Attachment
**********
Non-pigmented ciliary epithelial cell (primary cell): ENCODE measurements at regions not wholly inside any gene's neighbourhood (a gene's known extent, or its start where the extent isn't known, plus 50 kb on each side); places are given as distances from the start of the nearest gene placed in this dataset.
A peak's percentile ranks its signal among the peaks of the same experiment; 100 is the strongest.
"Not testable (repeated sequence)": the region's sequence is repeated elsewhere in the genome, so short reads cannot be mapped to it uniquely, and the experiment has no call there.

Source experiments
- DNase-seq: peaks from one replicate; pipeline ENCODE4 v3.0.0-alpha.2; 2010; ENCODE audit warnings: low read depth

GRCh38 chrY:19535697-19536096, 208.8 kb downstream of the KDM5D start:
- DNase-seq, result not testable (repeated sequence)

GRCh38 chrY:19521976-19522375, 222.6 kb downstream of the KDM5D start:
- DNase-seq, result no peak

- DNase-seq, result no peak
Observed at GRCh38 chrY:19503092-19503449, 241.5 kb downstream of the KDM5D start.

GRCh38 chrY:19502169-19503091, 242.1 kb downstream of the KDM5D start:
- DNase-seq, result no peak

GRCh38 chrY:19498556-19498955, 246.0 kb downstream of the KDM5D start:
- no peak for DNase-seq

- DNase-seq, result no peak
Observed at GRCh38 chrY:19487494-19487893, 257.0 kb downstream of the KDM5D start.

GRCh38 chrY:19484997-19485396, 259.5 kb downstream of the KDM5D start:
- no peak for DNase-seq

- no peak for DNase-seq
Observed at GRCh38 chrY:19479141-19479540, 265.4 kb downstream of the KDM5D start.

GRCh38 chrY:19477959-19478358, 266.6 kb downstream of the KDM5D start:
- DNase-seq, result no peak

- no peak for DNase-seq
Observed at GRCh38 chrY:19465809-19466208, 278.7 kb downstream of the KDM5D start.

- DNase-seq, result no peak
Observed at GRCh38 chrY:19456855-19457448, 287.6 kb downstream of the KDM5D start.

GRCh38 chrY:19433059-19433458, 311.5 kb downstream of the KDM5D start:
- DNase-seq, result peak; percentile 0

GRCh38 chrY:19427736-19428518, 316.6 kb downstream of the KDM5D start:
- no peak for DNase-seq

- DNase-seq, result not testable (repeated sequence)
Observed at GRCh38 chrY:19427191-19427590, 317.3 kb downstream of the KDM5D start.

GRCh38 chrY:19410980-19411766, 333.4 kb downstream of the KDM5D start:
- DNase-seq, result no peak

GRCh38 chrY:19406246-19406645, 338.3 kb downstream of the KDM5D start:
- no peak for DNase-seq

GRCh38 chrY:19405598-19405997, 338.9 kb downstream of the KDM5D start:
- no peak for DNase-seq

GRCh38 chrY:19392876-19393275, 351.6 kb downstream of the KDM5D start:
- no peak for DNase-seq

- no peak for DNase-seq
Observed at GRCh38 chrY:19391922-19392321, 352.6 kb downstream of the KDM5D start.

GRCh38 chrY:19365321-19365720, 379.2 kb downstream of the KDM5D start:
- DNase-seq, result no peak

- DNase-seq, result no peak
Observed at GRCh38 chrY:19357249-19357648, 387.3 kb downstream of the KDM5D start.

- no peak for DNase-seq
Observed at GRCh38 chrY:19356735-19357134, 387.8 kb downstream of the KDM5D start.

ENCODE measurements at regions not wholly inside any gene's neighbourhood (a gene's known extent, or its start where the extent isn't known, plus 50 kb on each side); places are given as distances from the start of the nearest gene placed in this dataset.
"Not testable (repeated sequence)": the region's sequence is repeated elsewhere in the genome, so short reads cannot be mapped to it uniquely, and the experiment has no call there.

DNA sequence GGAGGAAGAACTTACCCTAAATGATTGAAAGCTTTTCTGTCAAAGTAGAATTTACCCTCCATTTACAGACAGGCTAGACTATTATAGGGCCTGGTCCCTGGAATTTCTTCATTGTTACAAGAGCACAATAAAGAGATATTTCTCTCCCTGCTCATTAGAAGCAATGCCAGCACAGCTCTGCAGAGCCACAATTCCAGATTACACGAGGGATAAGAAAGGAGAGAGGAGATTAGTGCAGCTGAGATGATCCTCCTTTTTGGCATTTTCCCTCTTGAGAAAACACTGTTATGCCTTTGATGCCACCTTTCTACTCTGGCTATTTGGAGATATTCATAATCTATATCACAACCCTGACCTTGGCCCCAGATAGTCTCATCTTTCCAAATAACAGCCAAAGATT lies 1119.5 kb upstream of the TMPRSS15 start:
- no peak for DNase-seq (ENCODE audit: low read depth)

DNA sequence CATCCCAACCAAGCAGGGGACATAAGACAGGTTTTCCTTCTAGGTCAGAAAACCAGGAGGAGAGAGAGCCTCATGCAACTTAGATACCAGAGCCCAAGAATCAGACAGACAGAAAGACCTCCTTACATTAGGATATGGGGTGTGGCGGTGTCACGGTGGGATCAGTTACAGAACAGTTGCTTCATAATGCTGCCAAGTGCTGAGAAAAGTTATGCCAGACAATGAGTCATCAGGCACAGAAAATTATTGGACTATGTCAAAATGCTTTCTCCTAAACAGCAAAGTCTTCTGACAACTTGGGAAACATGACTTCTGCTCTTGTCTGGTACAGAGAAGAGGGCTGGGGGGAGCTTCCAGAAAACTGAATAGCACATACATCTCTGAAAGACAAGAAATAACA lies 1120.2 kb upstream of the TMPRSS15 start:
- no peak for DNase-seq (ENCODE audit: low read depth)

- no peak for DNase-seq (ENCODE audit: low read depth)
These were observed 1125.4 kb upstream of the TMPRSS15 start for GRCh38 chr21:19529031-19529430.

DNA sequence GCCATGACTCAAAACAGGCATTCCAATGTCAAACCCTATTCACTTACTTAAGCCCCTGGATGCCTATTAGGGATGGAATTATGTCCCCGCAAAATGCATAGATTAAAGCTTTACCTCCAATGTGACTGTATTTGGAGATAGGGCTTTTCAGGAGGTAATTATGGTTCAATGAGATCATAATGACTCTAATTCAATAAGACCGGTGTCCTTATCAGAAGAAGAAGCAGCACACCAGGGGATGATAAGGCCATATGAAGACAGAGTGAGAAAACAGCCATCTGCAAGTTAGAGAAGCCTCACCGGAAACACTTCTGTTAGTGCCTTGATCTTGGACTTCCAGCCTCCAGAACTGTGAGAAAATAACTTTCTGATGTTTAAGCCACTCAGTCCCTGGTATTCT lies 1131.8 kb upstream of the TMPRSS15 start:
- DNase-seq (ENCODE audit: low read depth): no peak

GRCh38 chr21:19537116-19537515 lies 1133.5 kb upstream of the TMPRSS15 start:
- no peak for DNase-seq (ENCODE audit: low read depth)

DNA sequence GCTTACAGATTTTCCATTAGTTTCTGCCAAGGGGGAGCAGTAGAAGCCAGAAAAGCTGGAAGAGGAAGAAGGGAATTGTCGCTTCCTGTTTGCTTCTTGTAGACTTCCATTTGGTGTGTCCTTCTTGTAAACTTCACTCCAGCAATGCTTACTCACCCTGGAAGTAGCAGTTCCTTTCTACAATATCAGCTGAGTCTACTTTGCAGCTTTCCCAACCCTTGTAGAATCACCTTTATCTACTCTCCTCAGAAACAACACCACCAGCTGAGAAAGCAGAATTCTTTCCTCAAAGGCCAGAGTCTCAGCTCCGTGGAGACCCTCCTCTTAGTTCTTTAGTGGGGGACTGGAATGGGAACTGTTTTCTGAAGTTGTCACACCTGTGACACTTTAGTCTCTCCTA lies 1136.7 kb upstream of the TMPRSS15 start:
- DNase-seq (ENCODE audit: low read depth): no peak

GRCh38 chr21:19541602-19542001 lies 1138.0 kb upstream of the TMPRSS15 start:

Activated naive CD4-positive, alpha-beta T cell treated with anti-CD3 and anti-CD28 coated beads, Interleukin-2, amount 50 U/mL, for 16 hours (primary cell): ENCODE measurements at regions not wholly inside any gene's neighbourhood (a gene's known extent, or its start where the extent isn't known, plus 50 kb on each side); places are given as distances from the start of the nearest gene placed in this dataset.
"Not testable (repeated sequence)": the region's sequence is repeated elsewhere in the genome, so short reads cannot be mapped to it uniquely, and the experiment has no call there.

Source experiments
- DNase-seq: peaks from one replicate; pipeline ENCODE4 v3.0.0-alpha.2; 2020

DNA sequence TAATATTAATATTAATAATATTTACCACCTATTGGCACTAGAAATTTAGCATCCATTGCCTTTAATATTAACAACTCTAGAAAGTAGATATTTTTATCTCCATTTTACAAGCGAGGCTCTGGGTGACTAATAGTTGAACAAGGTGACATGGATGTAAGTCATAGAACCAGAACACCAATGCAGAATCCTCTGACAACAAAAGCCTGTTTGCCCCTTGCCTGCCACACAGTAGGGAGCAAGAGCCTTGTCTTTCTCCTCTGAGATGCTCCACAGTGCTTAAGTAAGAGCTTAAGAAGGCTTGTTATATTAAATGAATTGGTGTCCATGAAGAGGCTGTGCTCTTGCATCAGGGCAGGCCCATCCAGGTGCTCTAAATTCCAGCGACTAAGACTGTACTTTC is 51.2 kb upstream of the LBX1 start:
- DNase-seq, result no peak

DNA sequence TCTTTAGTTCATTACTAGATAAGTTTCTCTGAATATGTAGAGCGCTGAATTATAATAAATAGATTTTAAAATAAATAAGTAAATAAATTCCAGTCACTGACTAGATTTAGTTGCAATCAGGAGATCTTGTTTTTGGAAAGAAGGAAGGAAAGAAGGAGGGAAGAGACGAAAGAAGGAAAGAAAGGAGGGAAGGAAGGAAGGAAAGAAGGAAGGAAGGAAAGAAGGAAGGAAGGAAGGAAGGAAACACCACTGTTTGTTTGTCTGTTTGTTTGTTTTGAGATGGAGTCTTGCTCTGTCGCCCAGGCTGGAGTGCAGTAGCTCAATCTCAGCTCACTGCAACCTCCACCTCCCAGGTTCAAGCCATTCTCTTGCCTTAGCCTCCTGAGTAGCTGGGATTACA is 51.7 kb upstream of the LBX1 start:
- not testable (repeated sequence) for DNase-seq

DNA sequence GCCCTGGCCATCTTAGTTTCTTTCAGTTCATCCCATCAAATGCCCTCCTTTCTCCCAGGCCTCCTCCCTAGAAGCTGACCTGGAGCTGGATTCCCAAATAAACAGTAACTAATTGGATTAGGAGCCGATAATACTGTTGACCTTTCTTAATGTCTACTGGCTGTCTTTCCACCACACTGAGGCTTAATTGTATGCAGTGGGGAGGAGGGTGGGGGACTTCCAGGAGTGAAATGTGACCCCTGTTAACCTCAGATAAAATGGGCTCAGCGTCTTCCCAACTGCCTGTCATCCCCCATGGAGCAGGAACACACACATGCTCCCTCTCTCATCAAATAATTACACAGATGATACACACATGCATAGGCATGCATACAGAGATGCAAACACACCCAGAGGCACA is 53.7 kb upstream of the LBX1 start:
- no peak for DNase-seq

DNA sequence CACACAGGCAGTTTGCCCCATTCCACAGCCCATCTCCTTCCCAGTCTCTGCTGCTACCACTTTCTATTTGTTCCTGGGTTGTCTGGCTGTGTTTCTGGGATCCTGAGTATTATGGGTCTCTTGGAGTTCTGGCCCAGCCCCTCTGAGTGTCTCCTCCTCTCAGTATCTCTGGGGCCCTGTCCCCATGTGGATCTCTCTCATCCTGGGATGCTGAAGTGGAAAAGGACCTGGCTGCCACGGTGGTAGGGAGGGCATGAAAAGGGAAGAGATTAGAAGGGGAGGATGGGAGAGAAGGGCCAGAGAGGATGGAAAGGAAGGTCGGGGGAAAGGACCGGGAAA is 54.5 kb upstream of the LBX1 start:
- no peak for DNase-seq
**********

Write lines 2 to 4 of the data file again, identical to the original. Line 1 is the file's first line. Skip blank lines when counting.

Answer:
A peak's percentile ranks its signal among the peaks of the same experiment; 100 is the strongest.
"Not testable (repeated sequence)": the region's sequence is repeated elsewhere in the genome, so short reads cannot be mapped to it uniquely, and the experiment has no call there.

Source experiments